Here’s another interesting piece from our friends at xoJane:
Like countless others, I enjoy shopping online. Like, I REALLY enjoy it. If you walked into my closet, I could show you my carefully curated rack of new clothing. The quantity doesn’t seem that excessive at first, but then I pull out my bins, each one filled to the top with brand new, tagged clothing. Then you begin to see inklings of a problem.
But that’s not the worst part. I wear a size 20, and most of the clothing is marked size 8 or 10.
For the last year or so, I’ve been compulsively buying up clothing from some of my favorite etailers — Yoox, Free People, Anthropologie, Zara, etc. Beautiful, gorgeous clothing, none of which is even remotely close to my actual dress size.
I’m still trying to figure out how this began, and what triggered this compulsive behavior. What I do know is that last year I was reeling from health issues, increased stress at my old job, as well as the sudden illness and death of one of my parents. I was absolutely miserable, and nothing I did seemed to lift my spirits.
That is, until the day I discovered Free People’s website. It started with a skirt. The most beautiful boho, pink ruffled skirt I had ever seen. “It doesn’t fit me now, but once I lose weight it will” was my justification. Sure, as if dropping 100 pounds would be a walk in the park. However, I was able to sell myself on this pipe dream, and ordered the skirt.
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Soon after the skirt arrived, I bought one of my dream dresses on eBay, a printed See by Chloe dress. I had to have it — so what if it was a size 8? I’d wear it someday, when I lost weight. Next came the dreamy Rick Owens distressed skinny pants. And so began my daily routine spending hours surfing clothing websites and spending way too much money on clothes that didn’t fit me.
The saddest part is that my everyday wardrobe is shoddy and old. I rarely buy any clothing that actually fits me. My illogical thought process is “Why bother spending on clothing that fits me now if I’m going to lose weight?” Over the last year, because of the lure of the pretty clothes in my closet, I made some weak attempts to lose weight, but nothing stuck. I’d lose 5 or 10 pounds, and then gain 15. I really do want to wear this stuff — it’s my dream wardrobe, and often I use it as a motivator. I want to be that person so bad. But mostly, I just sit in my closet and look forlornly at all the things I can’t wear.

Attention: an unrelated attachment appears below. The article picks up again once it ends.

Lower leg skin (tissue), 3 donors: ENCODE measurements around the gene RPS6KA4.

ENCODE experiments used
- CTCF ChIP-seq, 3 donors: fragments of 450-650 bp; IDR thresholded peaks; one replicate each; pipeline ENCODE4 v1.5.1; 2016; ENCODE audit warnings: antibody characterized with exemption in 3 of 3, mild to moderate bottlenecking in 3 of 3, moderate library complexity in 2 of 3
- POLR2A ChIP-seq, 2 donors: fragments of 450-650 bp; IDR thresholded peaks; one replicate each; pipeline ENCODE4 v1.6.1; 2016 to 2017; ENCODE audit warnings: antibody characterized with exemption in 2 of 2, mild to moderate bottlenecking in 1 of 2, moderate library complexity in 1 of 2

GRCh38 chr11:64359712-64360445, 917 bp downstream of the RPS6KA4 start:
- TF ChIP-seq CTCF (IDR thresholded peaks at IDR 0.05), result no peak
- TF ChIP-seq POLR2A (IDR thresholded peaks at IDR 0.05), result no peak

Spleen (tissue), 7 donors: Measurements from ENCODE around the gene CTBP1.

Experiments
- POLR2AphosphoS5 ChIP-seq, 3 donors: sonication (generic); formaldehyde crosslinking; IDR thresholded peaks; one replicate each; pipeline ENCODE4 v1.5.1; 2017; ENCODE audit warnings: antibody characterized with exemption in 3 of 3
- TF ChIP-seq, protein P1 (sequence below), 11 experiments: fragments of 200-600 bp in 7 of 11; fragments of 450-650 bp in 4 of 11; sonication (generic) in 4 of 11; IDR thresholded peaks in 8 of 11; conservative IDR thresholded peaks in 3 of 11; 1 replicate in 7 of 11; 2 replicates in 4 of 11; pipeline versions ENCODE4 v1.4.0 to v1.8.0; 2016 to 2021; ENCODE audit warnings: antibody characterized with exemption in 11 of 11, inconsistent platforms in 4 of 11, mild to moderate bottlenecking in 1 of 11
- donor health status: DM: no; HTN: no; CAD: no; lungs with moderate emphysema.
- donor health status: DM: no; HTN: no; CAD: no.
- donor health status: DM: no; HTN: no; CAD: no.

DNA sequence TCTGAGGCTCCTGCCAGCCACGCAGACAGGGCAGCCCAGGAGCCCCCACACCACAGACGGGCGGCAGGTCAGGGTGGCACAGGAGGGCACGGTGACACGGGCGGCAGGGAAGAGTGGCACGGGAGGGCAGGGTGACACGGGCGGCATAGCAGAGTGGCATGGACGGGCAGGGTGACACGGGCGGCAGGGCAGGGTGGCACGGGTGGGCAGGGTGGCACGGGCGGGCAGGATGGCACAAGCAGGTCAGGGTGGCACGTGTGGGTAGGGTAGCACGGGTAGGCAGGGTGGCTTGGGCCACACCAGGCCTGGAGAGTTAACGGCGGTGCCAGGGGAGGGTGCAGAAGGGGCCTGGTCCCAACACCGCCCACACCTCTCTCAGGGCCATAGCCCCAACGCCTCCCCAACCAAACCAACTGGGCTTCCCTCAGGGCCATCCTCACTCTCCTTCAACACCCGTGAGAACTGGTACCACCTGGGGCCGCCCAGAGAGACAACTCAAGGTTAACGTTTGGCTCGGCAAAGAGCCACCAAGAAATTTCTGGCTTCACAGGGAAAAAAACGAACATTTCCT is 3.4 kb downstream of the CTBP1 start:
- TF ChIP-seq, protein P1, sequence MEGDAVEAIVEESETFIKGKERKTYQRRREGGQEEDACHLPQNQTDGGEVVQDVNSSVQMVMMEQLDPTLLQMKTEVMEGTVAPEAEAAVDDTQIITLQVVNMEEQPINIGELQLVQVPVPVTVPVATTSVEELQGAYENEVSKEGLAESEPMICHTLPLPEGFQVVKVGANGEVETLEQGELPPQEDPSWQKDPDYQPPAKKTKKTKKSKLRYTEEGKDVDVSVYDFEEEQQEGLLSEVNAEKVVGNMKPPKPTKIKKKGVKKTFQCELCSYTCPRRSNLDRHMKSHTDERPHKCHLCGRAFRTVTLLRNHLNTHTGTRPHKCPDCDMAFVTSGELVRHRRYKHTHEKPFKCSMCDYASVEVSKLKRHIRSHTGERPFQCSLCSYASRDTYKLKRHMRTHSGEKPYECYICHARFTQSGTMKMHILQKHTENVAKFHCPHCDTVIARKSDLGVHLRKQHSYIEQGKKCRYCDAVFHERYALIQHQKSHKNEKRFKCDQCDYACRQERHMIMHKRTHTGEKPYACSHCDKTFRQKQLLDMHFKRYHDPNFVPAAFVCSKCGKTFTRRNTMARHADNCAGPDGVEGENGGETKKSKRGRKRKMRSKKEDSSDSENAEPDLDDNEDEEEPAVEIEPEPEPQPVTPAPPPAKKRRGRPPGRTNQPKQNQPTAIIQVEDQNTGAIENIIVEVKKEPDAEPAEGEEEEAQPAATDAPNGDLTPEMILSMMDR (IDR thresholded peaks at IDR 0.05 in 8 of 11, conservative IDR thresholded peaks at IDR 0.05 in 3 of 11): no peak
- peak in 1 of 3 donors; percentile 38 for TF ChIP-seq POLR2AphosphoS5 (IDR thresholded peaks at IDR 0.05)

Even though there are many fashionable plus-size clothing options, I’ve resigned myself to the same dowdy mom jeans and sad tunics. My self-esteem is at zero. If you saw me on the street, you’d never think I had anything fierce or fashionable in my closet.
I’ve been overweight most of my life, with the exception of a few years in my 20′s when I developed an eating disorder and lost a ton of weight. It was the worst of times, and the best. I went from being a shy, frumpy girl, to moving to a big city, falling in with an artsy party crowd, getting lots of attention, and finally feeling attractive. The ironic thing is, back then I didn’t have a lot of money, so while I finally had the body of my dreams, I could never afford new clothes, and always bought thrift. Still, I managed to make it work and felt beautiful.
However, my weight loss occurred only because of my bulimic habits, and once I realized the harm I was doing to myself and cut it out, I started gaining back the weight, in spades. As the pounds came back on, my self-esteem went right out the door. I stopped going out and retreated back into myself.
I still reminisce about and even idealize that time of my life, and I think that’s part of the reason why I went crazy buying too-small clothing. The idea was that when I lost weight, I would be beautiful again, and this time I’d have a kickass wardrobe. I was trying to recapture a bygone era of my life, which is both illusory and futile.
Nowadays, I have finally (mostly) put myself in check. I have cut down on clothing purchases, and really agonize over any decision that involves parting with my money for clothes that do not currently fit me. I have also started selling some of the clothes on eBay to recoup my losses. However, I’ll never make back all of the money I spent. It’s been a very expensive mistake.
I do feel empowered by my growing ability to shut down my compulsion. I’ve joined a gym and I am making an honest effort at getting in better shape. I still hang on to the hope of rocking my Chloe dress someday. It’s just a shame that I won’t let myself feel beautiful and free at my current size, instead of pining for an abstraction of who I think I should be.